Tess of the D'Urbervilles
How we cite our quotes:
In the ill-judged execution of the well-judged plan of the things the call seldom produces the comer, the man to love rarely coincides with the hour for loving. Nature does not often say 'See!' to her poor creature at a time when seeing can lead to happy doing; or reply 'Here!' to a body's cry of 'Where?' till the hide-and-seek has become an irksome outworn game. We may wonder whether at the acme and summit of the human progress these anachronisms will become corrected by a finer intuition, a closer interaction of the social machinery than that which now jolts us round and along; but such completeness is not to be prophesied, or even conceived as possible. (5.73)
The narrator laments that Tess should fall into Alec's path rather than connect with Angel, and blames the tragedy on Fate with a capital F. Life is full of missed connections, and reality is always just out of sync with the ideal. The narrator does hint at a possible future in which humans progress or evolve into a state in which we're able to make reality closer to the ideal, but then he backs away from that possibility. Kind of a bummer.
She philosophically noted dates as they came past in the revolution of the year; the disastrous night of her life at Trantridge with its dark background of The Chase; also the dates of the baby's birth and death; also her own birthday; and every other day individualized by incidents in which she had taken some share. She suddenly thought one afternoon, when looking in the glass at her fairness, that there was yet another date, of greater importance to her than those; that of her own death, when all these charms would have disappeared; a day which lay sly and unseen among all the other days of the year, giving no sign or sound when she annually passed over it; but not the less surely there. (15.4)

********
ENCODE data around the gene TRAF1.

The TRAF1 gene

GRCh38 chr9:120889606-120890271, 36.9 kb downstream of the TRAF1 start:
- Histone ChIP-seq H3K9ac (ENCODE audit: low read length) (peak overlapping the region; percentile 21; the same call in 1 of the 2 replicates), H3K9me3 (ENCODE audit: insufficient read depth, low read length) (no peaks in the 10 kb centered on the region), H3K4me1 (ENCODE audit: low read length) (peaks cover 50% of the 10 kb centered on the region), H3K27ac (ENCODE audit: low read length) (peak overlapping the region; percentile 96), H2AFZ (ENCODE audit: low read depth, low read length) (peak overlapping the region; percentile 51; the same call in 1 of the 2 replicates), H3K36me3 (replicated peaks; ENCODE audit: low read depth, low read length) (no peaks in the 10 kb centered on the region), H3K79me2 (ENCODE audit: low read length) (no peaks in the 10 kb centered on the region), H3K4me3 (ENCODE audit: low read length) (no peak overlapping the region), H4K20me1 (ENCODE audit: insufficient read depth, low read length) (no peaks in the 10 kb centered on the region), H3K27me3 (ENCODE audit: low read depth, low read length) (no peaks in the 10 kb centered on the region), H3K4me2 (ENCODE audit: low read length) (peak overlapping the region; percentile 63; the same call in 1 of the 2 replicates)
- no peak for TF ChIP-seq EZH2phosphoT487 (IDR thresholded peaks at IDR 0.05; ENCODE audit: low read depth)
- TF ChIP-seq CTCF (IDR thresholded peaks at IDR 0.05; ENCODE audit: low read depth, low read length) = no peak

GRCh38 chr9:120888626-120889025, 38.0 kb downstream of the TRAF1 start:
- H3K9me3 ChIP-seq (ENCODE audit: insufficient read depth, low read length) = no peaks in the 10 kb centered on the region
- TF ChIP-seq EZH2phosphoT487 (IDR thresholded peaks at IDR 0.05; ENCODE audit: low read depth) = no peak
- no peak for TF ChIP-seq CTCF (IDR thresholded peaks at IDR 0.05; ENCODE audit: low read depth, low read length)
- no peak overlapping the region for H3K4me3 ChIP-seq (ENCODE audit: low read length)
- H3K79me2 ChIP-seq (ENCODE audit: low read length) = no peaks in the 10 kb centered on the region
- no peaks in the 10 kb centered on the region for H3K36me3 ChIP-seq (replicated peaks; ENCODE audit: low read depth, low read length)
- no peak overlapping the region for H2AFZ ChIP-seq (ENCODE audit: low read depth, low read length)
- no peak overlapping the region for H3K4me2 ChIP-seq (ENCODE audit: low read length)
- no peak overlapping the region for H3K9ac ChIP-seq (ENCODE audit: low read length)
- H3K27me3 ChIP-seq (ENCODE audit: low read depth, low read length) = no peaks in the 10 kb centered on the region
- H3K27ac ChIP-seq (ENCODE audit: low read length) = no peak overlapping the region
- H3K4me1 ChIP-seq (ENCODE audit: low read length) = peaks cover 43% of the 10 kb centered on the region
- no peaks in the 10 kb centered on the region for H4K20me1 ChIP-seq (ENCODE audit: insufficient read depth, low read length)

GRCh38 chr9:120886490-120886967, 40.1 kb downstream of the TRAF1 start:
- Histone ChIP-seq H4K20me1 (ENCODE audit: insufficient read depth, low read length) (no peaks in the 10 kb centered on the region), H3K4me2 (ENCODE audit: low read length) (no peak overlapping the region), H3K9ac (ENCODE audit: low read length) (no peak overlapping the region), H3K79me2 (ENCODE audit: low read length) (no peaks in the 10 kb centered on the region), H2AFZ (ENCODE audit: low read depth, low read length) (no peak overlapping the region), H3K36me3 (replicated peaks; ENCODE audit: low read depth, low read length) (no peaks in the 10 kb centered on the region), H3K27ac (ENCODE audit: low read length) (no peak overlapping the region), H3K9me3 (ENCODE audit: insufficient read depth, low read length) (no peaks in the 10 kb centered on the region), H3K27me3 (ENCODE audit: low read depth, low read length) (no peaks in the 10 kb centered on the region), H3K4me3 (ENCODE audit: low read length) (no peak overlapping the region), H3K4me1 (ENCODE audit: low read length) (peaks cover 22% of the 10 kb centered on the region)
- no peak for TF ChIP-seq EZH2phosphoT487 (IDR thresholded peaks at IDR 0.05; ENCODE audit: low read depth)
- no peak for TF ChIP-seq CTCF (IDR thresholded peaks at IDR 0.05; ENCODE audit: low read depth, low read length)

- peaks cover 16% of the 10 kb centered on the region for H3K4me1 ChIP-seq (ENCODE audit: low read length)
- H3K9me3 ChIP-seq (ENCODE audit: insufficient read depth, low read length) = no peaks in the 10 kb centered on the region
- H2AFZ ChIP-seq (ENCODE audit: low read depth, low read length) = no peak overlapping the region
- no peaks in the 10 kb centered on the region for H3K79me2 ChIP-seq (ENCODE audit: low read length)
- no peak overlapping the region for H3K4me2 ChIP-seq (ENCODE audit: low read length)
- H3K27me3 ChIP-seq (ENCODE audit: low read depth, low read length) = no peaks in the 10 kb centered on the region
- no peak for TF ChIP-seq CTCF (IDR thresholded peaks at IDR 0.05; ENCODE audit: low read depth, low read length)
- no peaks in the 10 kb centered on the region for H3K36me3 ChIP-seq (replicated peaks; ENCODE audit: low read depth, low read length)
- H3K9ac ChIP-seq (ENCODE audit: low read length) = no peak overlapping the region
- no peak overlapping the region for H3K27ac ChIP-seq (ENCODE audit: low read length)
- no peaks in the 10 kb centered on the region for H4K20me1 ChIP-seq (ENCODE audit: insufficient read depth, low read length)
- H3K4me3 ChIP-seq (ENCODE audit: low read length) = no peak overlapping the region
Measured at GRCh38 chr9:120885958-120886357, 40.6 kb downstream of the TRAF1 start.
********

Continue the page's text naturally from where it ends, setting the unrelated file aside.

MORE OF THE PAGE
After Tess's baby dies, she becomes obsessed with marking the passage of time. But if you stop to think about it, we all do this – we count off birthdays, and presidents' birthdays, and random holidays like Labor Day and Administrative Assistants' Day, and Mother's Day, besides all of the religious holidays. Every second of every day is accounted for and named, according to our system of time-keeping. But in Tess's world, they keep time somewhat less precisely – not a lot of stop watches or second hands to mark time down to the smallest increments. And in the midst of counting off the days of the year that are particularly important to her, she begins to wonder about what day she will eventually die. Kind of a morbid thought for a young person to have, but it's an interesting question – we're all going to die one day, and the question that bothers Tess isn't the "how" or even the "how soon?" but "on what day?"
On a thyme-scented, bird-singing morning in May, between two and three years after the return from Trantridge – two silent reconstructive years for Tess Durbeyfield – she left her home for second time. (16.1)
There's a possible pun here – did you spot it? For a novel that's so obsessed with the passage of time, and being in sync, or out of sync with the passage of time, the homonym "thyme" at the opening of this chapter didn't occur by accident. Hardy could have used lavender, or rosemary, or any number of other summer herbs.